Saving Norman by Hanneke Schutte

Hanneke Schutte's short film is a winner in the Jameson First Shot competition. We asked her about Norman, working with Kevin Spacey and passion projects.

South African filmmaker and blogger Hanneke Schutte’s screenplay, Saving Norman, was selected as one of the three winners in the Jameson First Shot competition recently.

Now in its second year, the Jameson First Shot competition, calls for short film submissions by filmmakers in South Africa, Russia and the United States.

Her win meant that Schutte had the opportunity to fly to Los Angeles to shoot her film and direct Willem Dafoe in the leading role. Renowned production company Trigger Street Productions and Oscar-winning actor Kevin Spacey produced the film.

Saving Norman is the story of a hypochondriac ping pong player who once missed a major tournament due to a cold, and has never fully recovered from this defeat.

We asked Schutte about herself and the experience:

Tell us about yourself – how did you come to be a filmmaker?

I started out in as an advertising copywriter and then segued into lecturing at Vega. While I was there I did a post-graduate qualification in screenwriting at Wits and I started entering competitions. That's how I got to make my first short film Superhero. 

You also keep yourself busy with other creative endeavours, like the blog And how do you manage it all?

I finish what I start. I don't have half-written screenplays in my bottom drawer and I don't talk about someday starting a blog, I do it. Even if it's not perfect. You'd be surprised how often that is all that is required to have some success. Gary Vaynerchuk put it so eloquently when he said, "Stop watching f*** Lost!!!" (I guess these days it's Game of Thrones or Homeland). Too many people spend all their free time devouring TV series instead of working on their passion projects. 

Being selected as one of three winners in the Jameson First Shot Competition must have been amazing – what has the experience meant for you?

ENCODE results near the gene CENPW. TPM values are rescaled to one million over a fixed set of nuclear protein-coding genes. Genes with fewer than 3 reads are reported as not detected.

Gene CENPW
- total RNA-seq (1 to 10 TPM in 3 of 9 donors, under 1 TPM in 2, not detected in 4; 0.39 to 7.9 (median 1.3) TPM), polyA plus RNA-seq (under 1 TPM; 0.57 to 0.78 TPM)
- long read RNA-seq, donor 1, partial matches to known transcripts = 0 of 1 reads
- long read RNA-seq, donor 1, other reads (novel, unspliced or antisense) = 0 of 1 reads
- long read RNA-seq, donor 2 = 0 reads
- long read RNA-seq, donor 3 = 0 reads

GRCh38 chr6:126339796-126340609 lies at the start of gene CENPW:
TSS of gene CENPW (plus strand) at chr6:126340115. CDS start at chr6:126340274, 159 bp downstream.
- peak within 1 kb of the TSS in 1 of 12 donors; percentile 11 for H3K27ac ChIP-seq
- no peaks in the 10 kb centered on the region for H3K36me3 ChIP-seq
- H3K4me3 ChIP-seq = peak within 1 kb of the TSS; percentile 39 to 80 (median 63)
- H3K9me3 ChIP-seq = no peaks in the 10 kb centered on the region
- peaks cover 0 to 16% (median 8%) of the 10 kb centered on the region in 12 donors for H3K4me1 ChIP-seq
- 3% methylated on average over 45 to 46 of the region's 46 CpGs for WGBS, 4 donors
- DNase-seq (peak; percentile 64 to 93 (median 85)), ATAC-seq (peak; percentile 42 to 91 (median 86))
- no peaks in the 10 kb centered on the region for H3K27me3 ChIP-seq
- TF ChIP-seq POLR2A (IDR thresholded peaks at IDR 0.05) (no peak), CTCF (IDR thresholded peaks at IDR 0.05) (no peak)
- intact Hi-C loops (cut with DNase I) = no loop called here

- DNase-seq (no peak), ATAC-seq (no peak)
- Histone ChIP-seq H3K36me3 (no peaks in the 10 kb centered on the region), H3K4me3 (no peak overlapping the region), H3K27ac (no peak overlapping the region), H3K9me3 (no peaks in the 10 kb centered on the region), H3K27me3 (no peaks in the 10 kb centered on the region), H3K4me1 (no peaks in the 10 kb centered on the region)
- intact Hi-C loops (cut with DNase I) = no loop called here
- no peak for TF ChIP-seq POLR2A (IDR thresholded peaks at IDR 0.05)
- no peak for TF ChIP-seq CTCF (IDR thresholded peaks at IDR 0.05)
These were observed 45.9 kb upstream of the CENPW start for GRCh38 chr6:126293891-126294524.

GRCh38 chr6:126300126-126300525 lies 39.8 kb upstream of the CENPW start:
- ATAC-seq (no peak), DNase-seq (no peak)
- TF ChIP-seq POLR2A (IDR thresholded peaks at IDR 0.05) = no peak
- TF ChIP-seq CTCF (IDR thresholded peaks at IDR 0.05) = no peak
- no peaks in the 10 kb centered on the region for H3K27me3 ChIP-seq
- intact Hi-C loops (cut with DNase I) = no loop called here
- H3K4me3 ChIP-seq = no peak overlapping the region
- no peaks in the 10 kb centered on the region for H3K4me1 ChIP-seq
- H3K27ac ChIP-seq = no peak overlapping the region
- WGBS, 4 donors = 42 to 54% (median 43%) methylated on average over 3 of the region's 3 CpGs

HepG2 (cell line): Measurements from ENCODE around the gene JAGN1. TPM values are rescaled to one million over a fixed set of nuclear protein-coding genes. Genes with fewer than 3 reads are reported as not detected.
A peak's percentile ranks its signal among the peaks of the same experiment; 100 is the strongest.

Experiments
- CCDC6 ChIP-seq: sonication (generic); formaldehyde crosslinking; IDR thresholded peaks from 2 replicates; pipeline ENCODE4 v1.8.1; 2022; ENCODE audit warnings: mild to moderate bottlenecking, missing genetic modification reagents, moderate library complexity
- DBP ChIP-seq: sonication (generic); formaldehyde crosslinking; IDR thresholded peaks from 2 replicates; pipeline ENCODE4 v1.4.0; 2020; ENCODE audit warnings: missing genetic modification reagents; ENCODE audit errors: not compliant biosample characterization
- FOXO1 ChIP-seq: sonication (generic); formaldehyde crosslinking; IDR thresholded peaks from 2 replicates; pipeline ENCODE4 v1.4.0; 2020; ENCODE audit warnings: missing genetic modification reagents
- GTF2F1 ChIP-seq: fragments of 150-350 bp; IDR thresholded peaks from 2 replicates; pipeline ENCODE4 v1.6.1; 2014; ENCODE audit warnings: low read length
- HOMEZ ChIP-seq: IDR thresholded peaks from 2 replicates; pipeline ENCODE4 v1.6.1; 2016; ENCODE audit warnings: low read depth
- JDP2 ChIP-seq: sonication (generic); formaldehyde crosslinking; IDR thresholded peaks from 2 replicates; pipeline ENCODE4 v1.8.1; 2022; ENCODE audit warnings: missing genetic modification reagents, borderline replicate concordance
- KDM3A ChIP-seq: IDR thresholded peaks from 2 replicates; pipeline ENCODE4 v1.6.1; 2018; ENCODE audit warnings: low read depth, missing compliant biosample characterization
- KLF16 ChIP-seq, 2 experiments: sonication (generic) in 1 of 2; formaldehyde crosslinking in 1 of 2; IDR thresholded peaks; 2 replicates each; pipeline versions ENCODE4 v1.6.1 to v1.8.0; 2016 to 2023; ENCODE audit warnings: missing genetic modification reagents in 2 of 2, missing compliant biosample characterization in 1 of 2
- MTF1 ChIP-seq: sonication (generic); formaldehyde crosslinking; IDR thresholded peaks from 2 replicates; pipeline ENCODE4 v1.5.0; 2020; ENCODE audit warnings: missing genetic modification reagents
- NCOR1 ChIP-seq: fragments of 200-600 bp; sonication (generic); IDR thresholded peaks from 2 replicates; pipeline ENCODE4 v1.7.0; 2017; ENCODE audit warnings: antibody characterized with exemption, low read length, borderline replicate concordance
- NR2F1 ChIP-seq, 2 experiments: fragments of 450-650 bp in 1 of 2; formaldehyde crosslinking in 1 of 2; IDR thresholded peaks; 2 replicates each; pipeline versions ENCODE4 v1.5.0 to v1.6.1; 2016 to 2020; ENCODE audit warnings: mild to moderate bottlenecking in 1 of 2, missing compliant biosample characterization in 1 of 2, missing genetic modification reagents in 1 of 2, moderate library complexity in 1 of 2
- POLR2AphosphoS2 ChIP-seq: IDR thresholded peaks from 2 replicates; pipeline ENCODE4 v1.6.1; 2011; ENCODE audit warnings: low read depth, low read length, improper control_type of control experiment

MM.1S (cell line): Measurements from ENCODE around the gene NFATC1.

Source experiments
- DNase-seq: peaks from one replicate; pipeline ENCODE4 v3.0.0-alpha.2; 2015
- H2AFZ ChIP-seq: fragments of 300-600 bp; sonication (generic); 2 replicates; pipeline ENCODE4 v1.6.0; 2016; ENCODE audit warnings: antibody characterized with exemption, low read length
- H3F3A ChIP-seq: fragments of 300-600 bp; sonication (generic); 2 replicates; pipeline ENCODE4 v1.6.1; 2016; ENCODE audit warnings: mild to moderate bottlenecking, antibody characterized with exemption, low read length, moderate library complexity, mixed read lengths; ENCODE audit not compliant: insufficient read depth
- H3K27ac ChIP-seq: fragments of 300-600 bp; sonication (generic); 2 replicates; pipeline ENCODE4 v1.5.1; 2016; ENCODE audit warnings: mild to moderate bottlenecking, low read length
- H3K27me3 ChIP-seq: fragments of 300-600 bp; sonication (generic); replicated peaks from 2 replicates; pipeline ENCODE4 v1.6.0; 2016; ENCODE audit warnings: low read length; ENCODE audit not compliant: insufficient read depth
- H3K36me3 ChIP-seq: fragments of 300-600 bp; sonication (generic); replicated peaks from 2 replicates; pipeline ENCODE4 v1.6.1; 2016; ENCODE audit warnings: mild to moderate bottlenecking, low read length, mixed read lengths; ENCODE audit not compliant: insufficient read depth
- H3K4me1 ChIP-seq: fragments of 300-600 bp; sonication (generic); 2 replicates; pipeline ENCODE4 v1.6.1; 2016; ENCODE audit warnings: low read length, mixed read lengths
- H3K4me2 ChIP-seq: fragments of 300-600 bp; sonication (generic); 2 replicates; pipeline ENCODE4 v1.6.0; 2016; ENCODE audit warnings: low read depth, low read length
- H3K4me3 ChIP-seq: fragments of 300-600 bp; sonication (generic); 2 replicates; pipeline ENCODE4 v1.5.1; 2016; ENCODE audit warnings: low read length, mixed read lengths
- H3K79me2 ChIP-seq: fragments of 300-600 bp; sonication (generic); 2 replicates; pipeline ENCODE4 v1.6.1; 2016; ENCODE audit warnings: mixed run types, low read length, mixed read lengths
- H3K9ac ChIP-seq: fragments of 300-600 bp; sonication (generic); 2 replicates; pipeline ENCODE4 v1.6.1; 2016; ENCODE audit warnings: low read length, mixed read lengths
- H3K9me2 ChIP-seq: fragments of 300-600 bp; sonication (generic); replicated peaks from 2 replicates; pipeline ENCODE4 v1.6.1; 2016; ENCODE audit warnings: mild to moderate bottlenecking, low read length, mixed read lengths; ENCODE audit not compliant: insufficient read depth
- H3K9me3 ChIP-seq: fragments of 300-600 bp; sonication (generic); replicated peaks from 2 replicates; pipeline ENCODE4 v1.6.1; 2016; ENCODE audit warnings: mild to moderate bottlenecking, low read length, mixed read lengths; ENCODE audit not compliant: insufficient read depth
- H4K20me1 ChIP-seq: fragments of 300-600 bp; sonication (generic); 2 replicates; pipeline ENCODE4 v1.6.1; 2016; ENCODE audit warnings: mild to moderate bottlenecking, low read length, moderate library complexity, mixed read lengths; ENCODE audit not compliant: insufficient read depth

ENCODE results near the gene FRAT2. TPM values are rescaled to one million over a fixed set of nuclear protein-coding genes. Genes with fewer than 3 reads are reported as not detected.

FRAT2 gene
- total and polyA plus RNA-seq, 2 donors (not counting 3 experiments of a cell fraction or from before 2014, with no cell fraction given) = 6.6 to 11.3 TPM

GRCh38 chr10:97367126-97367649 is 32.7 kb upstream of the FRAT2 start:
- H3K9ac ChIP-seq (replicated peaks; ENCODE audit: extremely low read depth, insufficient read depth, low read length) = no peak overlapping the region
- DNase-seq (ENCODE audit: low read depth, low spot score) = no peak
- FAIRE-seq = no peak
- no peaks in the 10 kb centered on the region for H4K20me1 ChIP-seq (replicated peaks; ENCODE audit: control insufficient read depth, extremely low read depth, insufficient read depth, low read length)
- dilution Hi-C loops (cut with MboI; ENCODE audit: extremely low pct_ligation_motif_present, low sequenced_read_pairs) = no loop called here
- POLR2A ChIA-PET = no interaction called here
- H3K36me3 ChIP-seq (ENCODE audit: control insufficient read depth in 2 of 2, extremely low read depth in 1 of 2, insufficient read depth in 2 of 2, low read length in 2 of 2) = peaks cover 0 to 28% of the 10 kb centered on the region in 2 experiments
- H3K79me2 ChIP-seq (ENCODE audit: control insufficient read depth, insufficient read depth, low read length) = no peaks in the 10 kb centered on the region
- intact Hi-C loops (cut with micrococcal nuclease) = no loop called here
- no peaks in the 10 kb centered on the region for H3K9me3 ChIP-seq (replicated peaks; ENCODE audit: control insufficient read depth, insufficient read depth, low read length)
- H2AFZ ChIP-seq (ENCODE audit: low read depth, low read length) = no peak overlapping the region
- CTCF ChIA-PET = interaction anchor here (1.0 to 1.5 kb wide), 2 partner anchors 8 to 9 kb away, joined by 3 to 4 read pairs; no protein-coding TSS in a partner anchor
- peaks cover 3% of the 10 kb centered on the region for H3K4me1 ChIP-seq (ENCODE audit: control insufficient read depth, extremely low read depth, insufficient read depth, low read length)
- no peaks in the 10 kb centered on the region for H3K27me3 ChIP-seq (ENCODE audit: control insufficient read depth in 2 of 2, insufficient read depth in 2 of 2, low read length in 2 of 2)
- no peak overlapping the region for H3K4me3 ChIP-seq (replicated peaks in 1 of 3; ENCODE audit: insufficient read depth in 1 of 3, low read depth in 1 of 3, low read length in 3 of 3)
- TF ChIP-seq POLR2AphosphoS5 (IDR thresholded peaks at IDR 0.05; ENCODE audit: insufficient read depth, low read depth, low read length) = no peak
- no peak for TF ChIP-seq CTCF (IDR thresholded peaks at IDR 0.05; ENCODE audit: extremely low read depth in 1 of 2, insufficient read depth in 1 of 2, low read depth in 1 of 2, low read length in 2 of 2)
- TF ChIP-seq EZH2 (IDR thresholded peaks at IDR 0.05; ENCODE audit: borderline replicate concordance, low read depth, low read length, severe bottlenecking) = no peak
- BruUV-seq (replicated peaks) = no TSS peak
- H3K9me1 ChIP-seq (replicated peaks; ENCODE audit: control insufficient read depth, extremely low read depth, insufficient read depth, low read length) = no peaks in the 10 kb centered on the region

It's been an absolute whirlwind. I got the Skype call from Kevin Spacey one Saturday evening in early March and two weeks later I was on plane to Los Angeles to go make my short film. Just before I left I read a quote by Tina Fey which perfectly sums the whole experience: "You can't be that kid at the top of the water slide over thinking it. You just have to go down the chute." 

What inspired Saving Norman?

My dad was selected for the Springbok rugby team in the 70s, but they didn't get to play any international games because of sanctions, so he never got his Springbok blazer. That was the start of the idea, this guy who lived his life with that regret - a missed opportunity. The rest of the character is fictional of course, my dad doesn't hang around in his gown all day. Most of the other elements come from personal experiences, including the part about the pet psychic!    

What were some of the biggest challenges in making the film?

We only had two days to shoot it and the ping pong scenes were quite a challenge because neither Willem Dafoe nor Charles Kim were great ping pong players. Plus we worked with a rare bird who had his own “process” as an actor. 

And the highlights/rewards?

I ended up playing ping pong with Willem between takes, that was definitely one of my highlights. We also got to do our sound design on the Fox Lot, it was awesome strolling around watching films being made right there. I also worked with the composer Christopher Young who composed the soundtracks for Spiderman 3, Swordfish, Entrapment, Rum Diaries, The Shipping News and hundreds more. 

What was it like working with Kevin Spacey and Willem Dafoe? 

The day I landed, after a 26-hour flight, I was told I had to go meet Willem for a wardrobe fitting at the Chateau Marmont where he was staying. It was such a surreal day, because I arrived at the hotel and within 10 minutes of meeting him he was standing in front of me in his underwear trying on all the different wardrobe options. Your first day in LA doesn't get more bizarre than that. But he was such a kind, gentle and incredibly talented man and he was 100% onboard, ready to do whatever was required of him for the role. 

Apart from email communication (he approved the edit et.) and the first Skype call, I only spent the day of the premiere with Kevin Spacey. Just as you would imagine he was incredibly charming and really tried to redirect any attention that was on him to me and my project. He kept on asking to meet my family, which he did, and went out of his way to make me feel at ease. 

What has the public reaction of Saving Norman been like?

It's still early days, but I've had wonderful feedback so far, but as a director you have to prepare yourself for criticism. You know the old Aristotle saying: “To avoid criticism say nothing, do nothing, be nothing.”

Can you tell us about Jimmy in Pienk?

Jimmy in Pienk is my first feature film. It's an Afrikaans comedy starring Louw Venter, Gys de Villiers, Sharleen Surtie-Richards, Tinarie van Wyk-Loots and many more wonderfully talented local actors. It will be released nationwide in August this year. The tagline: Jimmy (Louw Venter), a conservative mielie farmer, is elated when his rich gay uncle (Gys de Villiers) offers him a way to save his farm from bankruptcy - only to find out he’ll have to bare his midriff and master the up-do.

Do you have any other film projects on the horizon?

At the moment I'm adapting Riana Scheepers' novel Blinde Sambok. I'm venturing into magic-realism and I'm very excited about the project.